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Coleraine, Co. Londonderry: Past and Present 

Author(s): Nick F Brannon

Year: 2013

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As with many Irish towns, Coleraine commemorates the 400th anniversary of its borough status in 2013. Born of Patrician myth origins, there was evident medieval settlement, its inland port (despite access issues) being central to its success. Re-invented in the early 1600s, under James I’s ‘Plantation’ of Ulster, the Renaissance street pattern survives. Urban myths, perpetuated by the Irish Society, as to Coleraine’s imported English flat-pack timber housing frames are exploded; this is paralleled by excavation opportunities afforded by the IRA bombing campaign of ‘the Troubles’. Civic code violations (town centre leather tanning), the demolition of Ulster’s oldest surviving town-house, a ‘lost’ intra-mural citadel, and a 1730s rubbish pit, illustrate the forfeited legacy of this settlement. Today, few live within the 17th-century town walls, and the challenge remains to confront and contrast Coleraine’s heritage with perceptions of its several ‘histories’.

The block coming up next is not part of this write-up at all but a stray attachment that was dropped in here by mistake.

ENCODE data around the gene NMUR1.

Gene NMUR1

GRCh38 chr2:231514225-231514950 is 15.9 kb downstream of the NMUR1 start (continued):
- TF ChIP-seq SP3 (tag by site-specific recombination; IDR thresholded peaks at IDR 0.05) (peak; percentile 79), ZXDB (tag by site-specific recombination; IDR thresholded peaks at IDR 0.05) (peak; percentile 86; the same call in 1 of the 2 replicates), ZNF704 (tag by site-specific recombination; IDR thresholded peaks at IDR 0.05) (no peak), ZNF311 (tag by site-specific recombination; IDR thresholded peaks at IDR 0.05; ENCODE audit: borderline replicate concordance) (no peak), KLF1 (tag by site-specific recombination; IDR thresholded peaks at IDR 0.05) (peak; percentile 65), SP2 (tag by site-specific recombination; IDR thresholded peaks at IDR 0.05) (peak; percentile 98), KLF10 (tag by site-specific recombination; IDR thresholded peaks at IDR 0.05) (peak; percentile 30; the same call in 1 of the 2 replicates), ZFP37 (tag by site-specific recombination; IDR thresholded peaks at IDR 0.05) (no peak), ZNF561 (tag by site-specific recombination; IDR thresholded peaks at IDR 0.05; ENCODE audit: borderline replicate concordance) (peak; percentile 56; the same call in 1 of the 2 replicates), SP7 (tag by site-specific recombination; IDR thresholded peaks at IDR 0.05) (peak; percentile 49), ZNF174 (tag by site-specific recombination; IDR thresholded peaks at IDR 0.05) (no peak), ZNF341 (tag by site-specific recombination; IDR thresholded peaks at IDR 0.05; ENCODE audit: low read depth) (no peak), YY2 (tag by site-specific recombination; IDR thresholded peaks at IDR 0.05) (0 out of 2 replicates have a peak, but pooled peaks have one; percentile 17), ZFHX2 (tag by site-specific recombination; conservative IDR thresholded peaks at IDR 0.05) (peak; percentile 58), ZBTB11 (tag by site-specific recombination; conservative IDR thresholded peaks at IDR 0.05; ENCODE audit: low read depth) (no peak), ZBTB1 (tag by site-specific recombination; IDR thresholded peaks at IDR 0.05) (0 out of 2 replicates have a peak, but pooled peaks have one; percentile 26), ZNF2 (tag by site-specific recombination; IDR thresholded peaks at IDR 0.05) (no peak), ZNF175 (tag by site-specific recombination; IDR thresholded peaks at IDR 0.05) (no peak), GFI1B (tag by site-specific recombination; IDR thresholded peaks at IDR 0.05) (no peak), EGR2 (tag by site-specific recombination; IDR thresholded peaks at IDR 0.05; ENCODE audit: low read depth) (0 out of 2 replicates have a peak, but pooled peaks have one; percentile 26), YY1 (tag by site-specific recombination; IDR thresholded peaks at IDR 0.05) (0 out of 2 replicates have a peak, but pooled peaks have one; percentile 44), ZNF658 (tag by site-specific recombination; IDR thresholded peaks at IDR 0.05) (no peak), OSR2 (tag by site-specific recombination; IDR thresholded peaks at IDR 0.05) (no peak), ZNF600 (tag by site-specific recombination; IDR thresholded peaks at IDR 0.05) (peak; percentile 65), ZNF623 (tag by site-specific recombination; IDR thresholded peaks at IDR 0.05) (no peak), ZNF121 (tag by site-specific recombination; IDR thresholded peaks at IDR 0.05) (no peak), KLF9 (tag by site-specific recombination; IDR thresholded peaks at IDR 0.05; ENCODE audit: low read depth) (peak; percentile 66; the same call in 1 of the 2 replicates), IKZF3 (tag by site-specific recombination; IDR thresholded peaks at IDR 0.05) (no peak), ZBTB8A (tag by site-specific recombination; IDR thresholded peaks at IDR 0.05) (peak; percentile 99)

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Cite this Record

Coleraine, Co. Londonderry: Past and Present . Nick F Brannon. Presented at Society for Historical Archaeology, Leicester, England, U.K. 2013 ( tDAR id: 428302)


Legacy Plantation Urban

Geographic Keywords
United Kingdom Western Europe

Temporal Keywords
17th Century

Spatial Coverage

min long: -8.158; min lat: 49.955 ; max long: 1.749; max lat: 60.722 ;

Record Identifiers

PaperId(s): 536

Arizona State University The Andrew W. Mellon Foundation National Science Foundation National Endowment for the Humanities Society for American Archaeology Archaeological Institute of America